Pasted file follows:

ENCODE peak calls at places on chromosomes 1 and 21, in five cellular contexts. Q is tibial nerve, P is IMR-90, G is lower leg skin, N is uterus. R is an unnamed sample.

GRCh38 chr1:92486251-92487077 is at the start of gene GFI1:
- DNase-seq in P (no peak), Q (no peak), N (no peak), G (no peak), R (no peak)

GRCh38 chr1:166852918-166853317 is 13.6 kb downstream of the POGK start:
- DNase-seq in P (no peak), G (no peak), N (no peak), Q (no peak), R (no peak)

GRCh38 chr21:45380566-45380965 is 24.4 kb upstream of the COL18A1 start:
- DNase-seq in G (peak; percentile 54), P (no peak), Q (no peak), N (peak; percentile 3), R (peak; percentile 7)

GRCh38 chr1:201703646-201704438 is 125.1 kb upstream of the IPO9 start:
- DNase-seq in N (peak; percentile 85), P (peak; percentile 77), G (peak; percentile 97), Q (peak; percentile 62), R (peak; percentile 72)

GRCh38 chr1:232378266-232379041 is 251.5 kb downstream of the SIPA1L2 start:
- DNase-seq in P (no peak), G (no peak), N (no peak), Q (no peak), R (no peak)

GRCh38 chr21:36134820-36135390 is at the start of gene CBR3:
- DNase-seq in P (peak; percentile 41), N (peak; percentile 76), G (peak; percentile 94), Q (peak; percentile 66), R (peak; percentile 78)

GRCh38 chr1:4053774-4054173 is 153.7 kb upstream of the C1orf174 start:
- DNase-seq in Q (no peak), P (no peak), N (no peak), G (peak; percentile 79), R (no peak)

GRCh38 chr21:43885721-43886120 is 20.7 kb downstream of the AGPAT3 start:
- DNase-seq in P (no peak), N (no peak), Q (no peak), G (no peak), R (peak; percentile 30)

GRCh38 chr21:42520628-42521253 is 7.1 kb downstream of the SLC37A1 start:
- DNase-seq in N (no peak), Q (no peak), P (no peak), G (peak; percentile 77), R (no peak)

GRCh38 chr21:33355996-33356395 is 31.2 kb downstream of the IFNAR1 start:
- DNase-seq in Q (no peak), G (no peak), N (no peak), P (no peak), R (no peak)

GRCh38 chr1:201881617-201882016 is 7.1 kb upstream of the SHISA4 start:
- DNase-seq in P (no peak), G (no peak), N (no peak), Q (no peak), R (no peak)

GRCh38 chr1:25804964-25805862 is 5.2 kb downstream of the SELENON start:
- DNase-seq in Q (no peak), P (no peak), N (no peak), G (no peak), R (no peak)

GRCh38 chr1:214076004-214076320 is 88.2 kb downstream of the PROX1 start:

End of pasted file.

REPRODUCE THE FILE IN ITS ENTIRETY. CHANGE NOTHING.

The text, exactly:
ENCODE peak calls at places on chromosomes 1 and 21, in five cellular contexts. Q is tibial nerve, P is IMR-90, G is lower leg skin, N is uterus. R is an unnamed sample.

GRCh38 chr1:92486251-92487077 is at the start of gene GFI1:
- DNase-seq in P (no peak), Q (no peak), N (no peak), G (no peak), R (no peak)

GRCh38 chr1:166852918-166853317 is 13.6 kb downstream of the POGK start:
- DNase-seq in P (no peak), G (no peak), N (no peak), Q (no peak), R (no peak)

GRCh38 chr21:45380566-45380965 is 24.4 kb upstream of the COL18A1 start:
- DNase-seq in G (peak; percentile 54), P (no peak), Q (no peak), N (peak; percentile 3), R (peak; percentile 7)

GRCh38 chr1:201703646-201704438 is 125.1 kb upstream of the IPO9 start:
- DNase-seq in N (peak; percentile 85), P (peak; percentile 77), G (peak; percentile 97), Q (peak; percentile 62), R (peak; percentile 72)

GRCh38 chr1:232378266-232379041 is 251.5 kb downstream of the SIPA1L2 start:
- DNase-seq in P (no peak), G (no peak), N (no peak), Q (no peak), R (no peak)

GRCh38 chr21:36134820-36135390 is at the start of gene CBR3:
- DNase-seq in P (peak; percentile 41), N (peak; percentile 76), G (peak; percentile 94), Q (peak; percentile 66), R (peak; percentile 78)

GRCh38 chr1:4053774-4054173 is 153.7 kb upstream of the C1orf174 start:
- DNase-seq in Q (no peak), P (no peak), N (no peak), G (peak; percentile 79), R (no peak)

GRCh38 chr21:43885721-43886120 is 20.7 kb downstream of the AGPAT3 start:
- DNase-seq in P (no peak), N (no peak), Q (no peak), G (no peak), R (peak; percentile 30)

GRCh38 chr21:42520628-42521253 is 7.1 kb downstream of the SLC37A1 start:
- DNase-seq in N (no peak), Q (no peak), P (no peak), G (peak; percentile 77), R (no peak)

GRCh38 chr21:33355996-33356395 is 31.2 kb downstream of the IFNAR1 start:
- DNase-seq in Q (no peak), G (no peak), N (no peak), P (no peak), R (no peak)

GRCh38 chr1:201881617-201882016 is 7.1 kb upstream of the SHISA4 start:
- DNase-seq in P (no peak), G (no peak), N (no peak), Q (no peak), R (no peak)

GRCh38 chr1:25804964-25805862 is 5.2 kb downstream of the SELENON start:
- DNase-seq in Q (no peak), P (no peak), N (no peak), G (no peak), R (no peak)

GRCh38 chr1:214076004-214076320 is 88.2 kb downstream of the PROX1 start: